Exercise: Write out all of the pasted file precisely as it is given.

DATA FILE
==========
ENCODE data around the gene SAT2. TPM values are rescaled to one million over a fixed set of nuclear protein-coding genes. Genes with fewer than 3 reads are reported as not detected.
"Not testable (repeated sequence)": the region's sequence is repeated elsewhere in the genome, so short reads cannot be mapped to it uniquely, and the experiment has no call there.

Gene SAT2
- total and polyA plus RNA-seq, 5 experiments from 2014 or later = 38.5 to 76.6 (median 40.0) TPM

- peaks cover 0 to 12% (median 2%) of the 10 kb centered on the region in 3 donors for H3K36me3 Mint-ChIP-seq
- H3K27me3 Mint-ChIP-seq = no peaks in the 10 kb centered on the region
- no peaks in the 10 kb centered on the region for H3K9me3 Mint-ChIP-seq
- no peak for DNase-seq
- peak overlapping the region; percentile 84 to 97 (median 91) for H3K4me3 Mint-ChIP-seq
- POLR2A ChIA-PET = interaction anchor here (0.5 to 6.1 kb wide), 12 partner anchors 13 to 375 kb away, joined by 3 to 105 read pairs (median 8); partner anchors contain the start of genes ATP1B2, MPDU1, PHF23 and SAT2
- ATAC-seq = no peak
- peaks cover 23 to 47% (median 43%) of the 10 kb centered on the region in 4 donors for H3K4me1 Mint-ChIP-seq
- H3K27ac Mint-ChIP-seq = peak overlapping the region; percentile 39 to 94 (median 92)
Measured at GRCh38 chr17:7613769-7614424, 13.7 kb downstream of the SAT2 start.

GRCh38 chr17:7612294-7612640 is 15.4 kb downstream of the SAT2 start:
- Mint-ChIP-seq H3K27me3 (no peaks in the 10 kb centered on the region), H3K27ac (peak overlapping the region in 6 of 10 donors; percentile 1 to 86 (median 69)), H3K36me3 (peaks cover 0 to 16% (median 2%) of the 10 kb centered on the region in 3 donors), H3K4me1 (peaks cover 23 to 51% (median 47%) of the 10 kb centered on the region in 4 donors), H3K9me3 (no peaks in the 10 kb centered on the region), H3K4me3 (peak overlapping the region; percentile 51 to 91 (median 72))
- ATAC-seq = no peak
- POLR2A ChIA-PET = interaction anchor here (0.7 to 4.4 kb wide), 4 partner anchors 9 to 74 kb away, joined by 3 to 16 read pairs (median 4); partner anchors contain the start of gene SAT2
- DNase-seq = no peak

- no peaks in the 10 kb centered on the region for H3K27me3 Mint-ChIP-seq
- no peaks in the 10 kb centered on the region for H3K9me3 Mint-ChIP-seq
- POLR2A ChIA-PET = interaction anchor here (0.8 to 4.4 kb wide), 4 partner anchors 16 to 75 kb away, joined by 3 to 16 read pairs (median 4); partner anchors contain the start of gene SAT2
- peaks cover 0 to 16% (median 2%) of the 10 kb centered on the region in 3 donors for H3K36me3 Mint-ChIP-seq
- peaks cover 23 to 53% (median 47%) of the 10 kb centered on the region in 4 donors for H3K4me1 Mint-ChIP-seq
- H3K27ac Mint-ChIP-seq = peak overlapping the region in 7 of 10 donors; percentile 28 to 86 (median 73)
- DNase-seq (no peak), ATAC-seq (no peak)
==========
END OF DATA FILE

ENCODE data around the gene SAT2. TPM values are rescaled to one million over a fixed set of nuclear protein-coding genes. Genes with fewer than 3 reads are reported as not detected.
"Not testable (repeated sequence)": the region's sequence is repeated elsewhere in the genome, so short reads cannot be mapped to it uniquely, and the experiment has no call there.

Gene SAT2
- total and polyA plus RNA-seq, 5 experiments from 2014 or later = 38.5 to 76.6 (median 40.0) TPM

- peaks cover 0 to 12% (median 2%) of the 10 kb centered on the region in 3 donors for H3K36me3 Mint-ChIP-seq
- H3K27me3 Mint-ChIP-seq = no peaks in the 10 kb centered on the region
- no peaks in the 10 kb centered on the region for H3K9me3 Mint-ChIP-seq
- no peak for DNase-seq
- peak overlapping the region; percentile 84 to 97 (median 91) for H3K4me3 Mint-ChIP-seq
- POLR2A ChIA-PET = interaction anchor here (0.5 to 6.1 kb wide), 12 partner anchors 13 to 375 kb away, joined by 3 to 105 read pairs (median 8); partner anchors contain the start of genes ATP1B2, MPDU1, PHF23 and SAT2
- ATAC-seq = no peak
- peaks cover 23 to 47% (median 43%) of the 10 kb centered on the region in 4 donors for H3K4me1 Mint-ChIP-seq
- H3K27ac Mint-ChIP-seq = peak overlapping the region; percentile 39 to 94 (median 92)
Measured at GRCh38 chr17:7613769-7614424, 13.7 kb downstream of the SAT2 start.

GRCh38 chr17:7612294-7612640 is 15.4 kb downstream of the SAT2 start:
- Mint-ChIP-seq H3K27me3 (no peaks in the 10 kb centered on the region), H3K27ac (peak overlapping the region in 6 of 10 donors; percentile 1 to 86 (median 69)), H3K36me3 (peaks cover 0 to 16% (median 2%) of the 10 kb centered on the region in 3 donors), H3K4me1 (peaks cover 23 to 51% (median 47%) of the 10 kb centered on the region in 4 donors), H3K9me3 (no peaks in the 10 kb centered on the region), H3K4me3 (peak overlapping the region; percentile 51 to 91 (median 72))
- ATAC-seq = no peak
- POLR2A ChIA-PET = interaction anchor here (0.7 to 4.4 kb wide), 4 partner anchors 9 to 74 kb away, joined by 3 to 16 read pairs (median 4); partner anchors contain the start of gene SAT2
- DNase-seq = no peak

- no peaks in the 10 kb centered on the region for H3K27me3 Mint-ChIP-seq
- no peaks in the 10 kb centered on the region for H3K9me3 Mint-ChIP-seq
- POLR2A ChIA-PET = interaction anchor here (0.8 to 4.4 kb wide), 4 partner anchors 16 to 75 kb away, joined by 3 to 16 read pairs (median 4); partner anchors contain the start of gene SAT2
- peaks cover 0 to 16% (median 2%) of the 10 kb centered on the region in 3 donors for H3K36me3 Mint-ChIP-seq
- peaks cover 23 to 53% (median 47%) of the 10 kb centered on the region in 4 donors for H3K4me1 Mint-ChIP-seq
- H3K27ac Mint-ChIP-seq = peak overlapping the region in 7 of 10 donors; percentile 28 to 86 (median 73)
- DNase-seq (no peak), ATAC-seq (no peak)